Storyboard.

Animation.

Final shot.


fxg: What about Hero’s Duty which has a lot of action and is much more frenetic?

Kersavage: That was a world in the style of Halo meets Aliens. What we really wanted was very frantic behavior as far as camera moves go. We would incorporate hand-held camera moves and reference Saving Private Ryan, Aliens. The animation style had to also be the most robust in the film – almost the most realistic. We did a lot of studies of athletes and we had some trips to military bases to see the moves they did. Inside of that world everything was at 45 degree angles than it was in Sugar Rush. Hero’s Duty was very sharp diagonals.


A sequence out of the Hero’s Duty section.

We also went full on with fluid sims and lots of volume shapes and lights. We had particulates in the air as well – something we noticed in the live action films where the frenetic nature would be added to with dust and particulates in the air. When we were first done with that world, it was a little too clean and CG does tend to get that way, so we added more atmosphere in the air and that really pushed it over the top to make it more realistic.

fxg: What were the tools you were using for the crowds in Hero’s Duty?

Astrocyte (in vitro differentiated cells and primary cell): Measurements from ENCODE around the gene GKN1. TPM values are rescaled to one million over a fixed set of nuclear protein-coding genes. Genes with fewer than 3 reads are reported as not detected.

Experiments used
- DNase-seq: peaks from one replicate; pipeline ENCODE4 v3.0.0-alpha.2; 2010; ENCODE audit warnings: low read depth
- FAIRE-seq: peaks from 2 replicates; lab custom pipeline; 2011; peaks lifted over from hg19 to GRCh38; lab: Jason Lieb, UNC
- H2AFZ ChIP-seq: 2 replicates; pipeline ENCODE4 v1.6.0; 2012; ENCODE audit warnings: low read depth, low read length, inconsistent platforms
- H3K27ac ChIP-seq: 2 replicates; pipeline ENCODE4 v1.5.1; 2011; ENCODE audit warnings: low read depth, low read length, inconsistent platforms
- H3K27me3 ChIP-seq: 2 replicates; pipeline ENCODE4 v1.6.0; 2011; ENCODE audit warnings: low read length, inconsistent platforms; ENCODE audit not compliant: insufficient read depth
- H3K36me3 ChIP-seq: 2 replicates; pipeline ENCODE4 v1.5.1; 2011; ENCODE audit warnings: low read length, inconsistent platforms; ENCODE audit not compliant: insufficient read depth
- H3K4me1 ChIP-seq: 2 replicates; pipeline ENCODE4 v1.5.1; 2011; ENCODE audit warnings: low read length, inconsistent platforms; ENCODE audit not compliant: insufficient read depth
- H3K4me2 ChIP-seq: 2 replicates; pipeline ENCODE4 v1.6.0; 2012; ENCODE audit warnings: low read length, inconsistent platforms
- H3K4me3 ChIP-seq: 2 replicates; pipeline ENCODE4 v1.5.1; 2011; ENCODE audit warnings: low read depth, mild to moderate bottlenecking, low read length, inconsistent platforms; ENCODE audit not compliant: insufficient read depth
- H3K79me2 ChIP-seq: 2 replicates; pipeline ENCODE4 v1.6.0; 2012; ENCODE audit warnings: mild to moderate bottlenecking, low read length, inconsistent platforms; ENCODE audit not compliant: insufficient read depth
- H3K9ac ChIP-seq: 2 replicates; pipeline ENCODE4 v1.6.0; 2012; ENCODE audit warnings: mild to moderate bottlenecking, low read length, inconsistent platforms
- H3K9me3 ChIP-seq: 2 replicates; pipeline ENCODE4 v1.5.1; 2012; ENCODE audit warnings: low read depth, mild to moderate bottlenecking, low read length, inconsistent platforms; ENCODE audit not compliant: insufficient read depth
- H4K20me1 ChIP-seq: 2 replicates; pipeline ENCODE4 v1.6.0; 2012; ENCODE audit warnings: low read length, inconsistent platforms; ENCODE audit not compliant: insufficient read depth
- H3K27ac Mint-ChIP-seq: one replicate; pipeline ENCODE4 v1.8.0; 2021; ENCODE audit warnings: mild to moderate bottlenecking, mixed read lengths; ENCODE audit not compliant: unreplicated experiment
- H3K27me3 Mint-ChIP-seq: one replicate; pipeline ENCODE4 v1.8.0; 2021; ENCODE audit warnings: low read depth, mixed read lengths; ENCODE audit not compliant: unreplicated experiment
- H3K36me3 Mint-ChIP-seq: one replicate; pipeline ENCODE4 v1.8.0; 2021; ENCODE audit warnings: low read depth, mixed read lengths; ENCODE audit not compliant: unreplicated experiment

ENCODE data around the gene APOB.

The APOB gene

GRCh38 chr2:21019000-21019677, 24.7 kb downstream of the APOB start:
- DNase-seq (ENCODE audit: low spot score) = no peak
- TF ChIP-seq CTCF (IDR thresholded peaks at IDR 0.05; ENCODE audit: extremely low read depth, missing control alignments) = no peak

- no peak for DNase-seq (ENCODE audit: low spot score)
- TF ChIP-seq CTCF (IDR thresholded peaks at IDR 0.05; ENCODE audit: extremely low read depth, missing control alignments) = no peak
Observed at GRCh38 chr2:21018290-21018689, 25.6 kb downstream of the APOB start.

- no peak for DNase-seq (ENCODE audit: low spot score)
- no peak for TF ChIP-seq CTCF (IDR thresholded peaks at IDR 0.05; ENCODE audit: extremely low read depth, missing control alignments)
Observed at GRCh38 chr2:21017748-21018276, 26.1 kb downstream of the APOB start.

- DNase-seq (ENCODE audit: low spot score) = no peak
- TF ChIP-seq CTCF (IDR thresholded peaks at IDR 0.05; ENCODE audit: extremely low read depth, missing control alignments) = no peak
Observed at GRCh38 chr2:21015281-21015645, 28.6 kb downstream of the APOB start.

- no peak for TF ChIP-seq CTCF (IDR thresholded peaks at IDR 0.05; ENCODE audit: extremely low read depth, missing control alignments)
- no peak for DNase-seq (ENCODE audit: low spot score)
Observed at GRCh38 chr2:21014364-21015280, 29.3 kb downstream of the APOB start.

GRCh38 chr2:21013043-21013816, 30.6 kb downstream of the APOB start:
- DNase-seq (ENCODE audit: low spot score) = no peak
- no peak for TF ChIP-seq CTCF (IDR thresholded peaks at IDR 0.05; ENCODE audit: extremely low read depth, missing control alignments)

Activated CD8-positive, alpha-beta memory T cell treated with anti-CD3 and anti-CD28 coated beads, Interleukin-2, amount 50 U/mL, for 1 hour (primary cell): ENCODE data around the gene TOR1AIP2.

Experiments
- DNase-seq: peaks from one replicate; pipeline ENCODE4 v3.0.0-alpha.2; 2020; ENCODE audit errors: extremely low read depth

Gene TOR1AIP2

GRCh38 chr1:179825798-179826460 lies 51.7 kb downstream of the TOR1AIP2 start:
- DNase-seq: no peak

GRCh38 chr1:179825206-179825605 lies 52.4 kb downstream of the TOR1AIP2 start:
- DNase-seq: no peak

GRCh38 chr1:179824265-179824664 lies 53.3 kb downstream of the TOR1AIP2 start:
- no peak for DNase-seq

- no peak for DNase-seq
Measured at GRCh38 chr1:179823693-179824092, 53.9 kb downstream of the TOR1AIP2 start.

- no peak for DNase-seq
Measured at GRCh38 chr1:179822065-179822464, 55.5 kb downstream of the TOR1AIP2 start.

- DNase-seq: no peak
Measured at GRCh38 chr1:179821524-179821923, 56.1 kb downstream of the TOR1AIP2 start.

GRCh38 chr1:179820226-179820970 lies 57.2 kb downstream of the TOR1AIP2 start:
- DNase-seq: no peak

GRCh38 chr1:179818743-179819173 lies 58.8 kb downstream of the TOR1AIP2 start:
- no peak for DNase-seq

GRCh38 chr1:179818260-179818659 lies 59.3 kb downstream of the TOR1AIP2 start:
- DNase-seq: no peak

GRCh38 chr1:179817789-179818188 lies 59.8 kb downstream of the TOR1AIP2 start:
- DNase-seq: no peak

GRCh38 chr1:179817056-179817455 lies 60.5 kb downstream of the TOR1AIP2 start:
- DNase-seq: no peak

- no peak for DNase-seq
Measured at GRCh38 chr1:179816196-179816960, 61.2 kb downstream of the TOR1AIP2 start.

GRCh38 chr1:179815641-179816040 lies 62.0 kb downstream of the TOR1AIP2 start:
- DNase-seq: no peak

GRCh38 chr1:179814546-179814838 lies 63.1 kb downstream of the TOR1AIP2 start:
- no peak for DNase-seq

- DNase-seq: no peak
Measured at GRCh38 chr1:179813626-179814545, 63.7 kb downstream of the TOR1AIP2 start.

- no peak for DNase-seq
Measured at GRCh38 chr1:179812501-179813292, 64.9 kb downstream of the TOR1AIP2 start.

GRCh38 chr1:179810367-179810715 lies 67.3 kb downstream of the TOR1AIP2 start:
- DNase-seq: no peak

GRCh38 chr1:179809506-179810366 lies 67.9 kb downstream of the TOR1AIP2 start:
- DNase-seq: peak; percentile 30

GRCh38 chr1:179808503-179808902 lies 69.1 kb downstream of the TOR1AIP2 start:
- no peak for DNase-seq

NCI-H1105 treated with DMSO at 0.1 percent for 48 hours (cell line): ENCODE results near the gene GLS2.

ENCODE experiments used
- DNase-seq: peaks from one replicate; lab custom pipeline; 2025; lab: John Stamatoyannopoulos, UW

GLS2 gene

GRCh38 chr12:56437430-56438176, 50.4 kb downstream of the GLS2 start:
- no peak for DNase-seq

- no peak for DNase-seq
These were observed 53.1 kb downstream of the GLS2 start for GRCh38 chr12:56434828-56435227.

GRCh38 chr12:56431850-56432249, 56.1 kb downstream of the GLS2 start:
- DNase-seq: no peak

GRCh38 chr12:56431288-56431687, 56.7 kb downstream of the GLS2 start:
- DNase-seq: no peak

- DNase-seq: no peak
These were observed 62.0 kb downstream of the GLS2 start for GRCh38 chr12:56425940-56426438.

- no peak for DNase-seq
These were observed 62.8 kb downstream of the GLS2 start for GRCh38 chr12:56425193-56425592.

Kersavage: We had a crowds team – we knew on the show there’d be crowds for Hero’s Duty which have the flying bugs, one-off shots for the bleachers in Sugar Rush, Game Central Station which is like an airport terminal. The crowds team was a subset of effects – right from animatics stage and populating the worlds with an indication of the density of the proposed crowds.

Swarming bugs in Hero’s Duty.

We incorporated Massive into our pipeline which was something we hadn’t done previously. We did lots of research into trying to understand crowd behavior – we have the benefit of having the Walt Disney Imagineering organization very close to our studio. They do a lot of crowd research based off the theme parks and how to set up the most appropriate design for various venues. They work out what the best way to get a crowd in and out is and make it the most enjoyable experience.

fxg: Were there any other significant tech advancements on the show?

Kersavage: We incorporated camera capture into our system on Ralph. We really needed it to work with Maya – so there was an effort that started with animatics and all the way through and was also used later on in the film to do hand-held work.

Our data pipeline was also upgraded. We had developed dLight on Tangled as an interface tool for the lighting artists, helping them seeing the data, manipulating lights and getting renders happening. The data below was not as easily set up, so for Ralph we paired up the data pipeline sex and modified the tools so they could read the data pipeline underneath. Actually, one of the things I’m most proud of is that we didn’t really have a lot of data issues on the show. We were able to handle huge amounts of complexity. Each scene seems to be filled with so much environment and character data.